World Vision Inc. describes itself as a “christian humanitarian organization dedicated to working

| November 9, 2018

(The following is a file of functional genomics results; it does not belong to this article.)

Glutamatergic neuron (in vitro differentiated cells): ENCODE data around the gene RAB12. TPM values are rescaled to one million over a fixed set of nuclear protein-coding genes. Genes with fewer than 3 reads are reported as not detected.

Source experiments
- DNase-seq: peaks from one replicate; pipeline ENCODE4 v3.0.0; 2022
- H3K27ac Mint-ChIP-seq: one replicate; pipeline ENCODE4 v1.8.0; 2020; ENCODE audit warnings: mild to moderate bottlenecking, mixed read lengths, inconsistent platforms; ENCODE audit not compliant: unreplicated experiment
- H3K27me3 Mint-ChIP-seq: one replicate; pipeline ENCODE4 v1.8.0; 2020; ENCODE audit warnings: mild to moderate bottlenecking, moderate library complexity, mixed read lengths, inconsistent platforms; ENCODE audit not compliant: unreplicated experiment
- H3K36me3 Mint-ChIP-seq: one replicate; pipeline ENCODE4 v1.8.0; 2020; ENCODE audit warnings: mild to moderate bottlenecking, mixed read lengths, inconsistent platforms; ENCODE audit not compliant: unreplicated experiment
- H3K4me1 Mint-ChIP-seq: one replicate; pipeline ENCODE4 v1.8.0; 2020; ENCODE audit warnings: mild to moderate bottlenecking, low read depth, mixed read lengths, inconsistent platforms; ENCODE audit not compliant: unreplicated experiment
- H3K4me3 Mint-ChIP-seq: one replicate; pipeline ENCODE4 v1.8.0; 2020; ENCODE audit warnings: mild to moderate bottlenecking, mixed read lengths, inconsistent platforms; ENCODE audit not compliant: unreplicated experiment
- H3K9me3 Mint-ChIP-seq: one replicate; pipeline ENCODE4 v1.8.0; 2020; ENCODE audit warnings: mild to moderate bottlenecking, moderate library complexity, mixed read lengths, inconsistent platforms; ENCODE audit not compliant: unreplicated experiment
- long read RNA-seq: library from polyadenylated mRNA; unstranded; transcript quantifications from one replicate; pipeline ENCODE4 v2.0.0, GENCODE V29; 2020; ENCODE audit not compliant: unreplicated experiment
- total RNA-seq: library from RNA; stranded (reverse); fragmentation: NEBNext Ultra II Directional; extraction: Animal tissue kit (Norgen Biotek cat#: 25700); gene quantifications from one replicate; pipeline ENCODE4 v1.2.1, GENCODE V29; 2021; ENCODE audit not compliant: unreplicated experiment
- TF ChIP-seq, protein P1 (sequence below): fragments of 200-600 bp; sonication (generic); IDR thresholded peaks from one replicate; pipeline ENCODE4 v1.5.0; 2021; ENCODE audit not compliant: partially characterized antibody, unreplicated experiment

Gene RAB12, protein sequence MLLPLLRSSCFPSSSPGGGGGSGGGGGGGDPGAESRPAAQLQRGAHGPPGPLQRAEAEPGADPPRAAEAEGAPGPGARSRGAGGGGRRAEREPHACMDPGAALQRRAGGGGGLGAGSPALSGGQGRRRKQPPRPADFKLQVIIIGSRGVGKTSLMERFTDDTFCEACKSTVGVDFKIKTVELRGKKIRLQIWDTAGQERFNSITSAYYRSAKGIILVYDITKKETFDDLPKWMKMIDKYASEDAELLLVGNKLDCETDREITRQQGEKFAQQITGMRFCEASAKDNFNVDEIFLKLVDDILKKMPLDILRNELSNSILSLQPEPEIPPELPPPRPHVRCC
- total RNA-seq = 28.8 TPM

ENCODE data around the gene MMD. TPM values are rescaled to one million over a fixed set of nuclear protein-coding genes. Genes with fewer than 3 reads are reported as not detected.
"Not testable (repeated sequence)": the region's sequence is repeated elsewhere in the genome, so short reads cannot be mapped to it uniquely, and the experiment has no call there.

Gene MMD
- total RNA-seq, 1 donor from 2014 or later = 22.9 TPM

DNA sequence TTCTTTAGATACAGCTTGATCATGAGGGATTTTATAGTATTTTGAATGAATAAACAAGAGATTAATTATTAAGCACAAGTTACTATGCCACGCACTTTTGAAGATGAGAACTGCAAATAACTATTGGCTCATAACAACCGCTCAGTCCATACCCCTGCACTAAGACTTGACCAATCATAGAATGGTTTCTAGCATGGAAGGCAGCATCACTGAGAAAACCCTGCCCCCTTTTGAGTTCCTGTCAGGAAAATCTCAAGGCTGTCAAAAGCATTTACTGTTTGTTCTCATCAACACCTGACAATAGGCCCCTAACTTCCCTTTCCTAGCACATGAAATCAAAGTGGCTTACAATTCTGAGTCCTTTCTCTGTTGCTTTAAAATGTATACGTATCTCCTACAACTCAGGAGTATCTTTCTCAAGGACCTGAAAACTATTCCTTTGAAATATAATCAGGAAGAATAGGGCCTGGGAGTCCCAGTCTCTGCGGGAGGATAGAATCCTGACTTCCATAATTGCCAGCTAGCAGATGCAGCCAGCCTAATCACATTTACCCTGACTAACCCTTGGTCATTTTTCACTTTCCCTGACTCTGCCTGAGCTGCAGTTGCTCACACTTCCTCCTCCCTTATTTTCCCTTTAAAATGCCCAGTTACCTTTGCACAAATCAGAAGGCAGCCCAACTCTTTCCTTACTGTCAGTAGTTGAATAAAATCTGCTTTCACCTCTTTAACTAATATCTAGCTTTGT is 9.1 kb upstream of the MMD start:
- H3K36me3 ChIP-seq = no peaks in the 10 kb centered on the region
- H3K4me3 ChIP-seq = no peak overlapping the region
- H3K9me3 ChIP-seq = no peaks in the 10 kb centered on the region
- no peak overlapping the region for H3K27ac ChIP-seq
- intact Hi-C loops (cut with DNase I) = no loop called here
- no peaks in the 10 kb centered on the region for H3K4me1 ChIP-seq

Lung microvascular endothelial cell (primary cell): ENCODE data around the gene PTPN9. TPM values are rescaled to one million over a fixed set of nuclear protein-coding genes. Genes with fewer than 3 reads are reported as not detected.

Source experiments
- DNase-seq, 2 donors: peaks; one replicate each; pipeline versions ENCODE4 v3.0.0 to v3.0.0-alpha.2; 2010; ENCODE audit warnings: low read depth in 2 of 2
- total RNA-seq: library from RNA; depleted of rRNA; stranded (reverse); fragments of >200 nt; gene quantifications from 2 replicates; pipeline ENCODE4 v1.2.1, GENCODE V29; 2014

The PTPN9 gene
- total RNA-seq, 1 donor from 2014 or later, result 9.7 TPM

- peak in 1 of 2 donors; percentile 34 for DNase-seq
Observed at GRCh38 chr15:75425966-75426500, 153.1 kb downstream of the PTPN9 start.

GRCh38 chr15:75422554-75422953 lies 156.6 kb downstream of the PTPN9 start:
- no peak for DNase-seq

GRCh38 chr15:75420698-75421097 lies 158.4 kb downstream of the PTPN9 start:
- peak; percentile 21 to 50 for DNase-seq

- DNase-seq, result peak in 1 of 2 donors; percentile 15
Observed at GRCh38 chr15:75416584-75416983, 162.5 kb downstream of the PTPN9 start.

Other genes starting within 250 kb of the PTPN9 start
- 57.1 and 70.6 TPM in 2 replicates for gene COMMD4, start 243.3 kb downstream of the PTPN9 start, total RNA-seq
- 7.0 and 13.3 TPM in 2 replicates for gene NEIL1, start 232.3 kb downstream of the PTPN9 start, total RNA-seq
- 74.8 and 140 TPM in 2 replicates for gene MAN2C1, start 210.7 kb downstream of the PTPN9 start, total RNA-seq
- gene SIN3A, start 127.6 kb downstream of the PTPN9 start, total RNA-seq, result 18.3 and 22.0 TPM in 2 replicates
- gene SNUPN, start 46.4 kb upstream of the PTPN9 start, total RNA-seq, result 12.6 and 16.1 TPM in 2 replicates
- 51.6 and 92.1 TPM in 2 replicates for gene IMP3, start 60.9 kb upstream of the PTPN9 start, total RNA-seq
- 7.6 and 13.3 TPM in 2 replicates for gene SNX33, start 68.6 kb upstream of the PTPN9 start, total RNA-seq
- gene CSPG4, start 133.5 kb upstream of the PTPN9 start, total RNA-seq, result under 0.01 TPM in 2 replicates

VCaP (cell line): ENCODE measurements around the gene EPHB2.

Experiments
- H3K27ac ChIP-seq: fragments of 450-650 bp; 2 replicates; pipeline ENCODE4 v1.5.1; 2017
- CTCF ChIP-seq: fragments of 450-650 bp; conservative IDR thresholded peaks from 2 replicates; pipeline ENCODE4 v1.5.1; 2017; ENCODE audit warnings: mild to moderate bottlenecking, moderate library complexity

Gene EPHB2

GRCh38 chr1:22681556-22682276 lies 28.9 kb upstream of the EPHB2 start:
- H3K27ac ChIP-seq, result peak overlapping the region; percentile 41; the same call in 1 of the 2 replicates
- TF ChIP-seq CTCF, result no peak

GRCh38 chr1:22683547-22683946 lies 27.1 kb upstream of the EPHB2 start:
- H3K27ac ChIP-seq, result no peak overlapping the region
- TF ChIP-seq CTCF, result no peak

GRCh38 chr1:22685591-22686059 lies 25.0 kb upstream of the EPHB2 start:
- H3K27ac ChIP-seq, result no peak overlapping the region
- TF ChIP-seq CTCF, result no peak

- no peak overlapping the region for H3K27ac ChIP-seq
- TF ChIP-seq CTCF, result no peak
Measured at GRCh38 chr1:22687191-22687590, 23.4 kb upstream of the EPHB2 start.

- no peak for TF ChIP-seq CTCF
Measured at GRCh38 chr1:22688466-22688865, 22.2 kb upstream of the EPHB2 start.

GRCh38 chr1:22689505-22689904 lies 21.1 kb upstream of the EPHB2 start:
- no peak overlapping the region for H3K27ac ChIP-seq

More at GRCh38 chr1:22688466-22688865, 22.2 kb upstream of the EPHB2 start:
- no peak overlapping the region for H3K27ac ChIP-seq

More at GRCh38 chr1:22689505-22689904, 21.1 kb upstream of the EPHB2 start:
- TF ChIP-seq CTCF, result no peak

World Vision Inc. describes itself as a “christian humanitarian organization dedicated to working with children, families, and their communities worldwide to reach their full potential by tackling the causes of poverty and injustice.” Spencer and Hulse had both worked for World Vision for approximately ten years. Spencer provided various services related to the upkeep and maintenance of the organizations technology and facilities, and Hulse was responsible for miscellaneous office tasks, such as scheduling and telephone coverage. Youngberg worked for World Vision for almost two years, his duties included coordinating, shipping and facilities needs as well as scheduling. When they were hired, Spencer, Hulse, and Youngberg submitted required personal statements describing their relationship with Jesus Christ. All Acknowledged their “agreement and compliance” with World Vision’s Statement of Faith, Core Values, and Mission Statement. In 2006, World Vision managers discovered that all three of the employees denied the deity of Jesus Christ and disavowed the doctrine of the Trinity. This was incompatible with World Vision’s doctrinal beliefs, specifically, the belief that “there is one God, eternally existent in three persons: Father, Son, Holy Spirit. All three of the employees were fired. The employees filed a complaint with the EEOC alleging that their firings were in violation of the Title VII’s prohibition on employment discrimination based on religion, and ultimately filed suit against World Vision, alleging discrimination in the violation of Title VII. In response, World Vision filed a motion to dismiss the suit, claiming that it was a “religious corporation, association, educational institution, or society with respect to the employment of the individuals of a particular religion to perform work connected with the carrying on by such (entity) of its activities and was therefore subject to the 702 (a) exception to Title VII’s prohibition on religious discrimination. How should the court rule on World Vision’s motion? What factor’s should the court consider when making its decision? Explain your answer. (Spencer V. World Vision)

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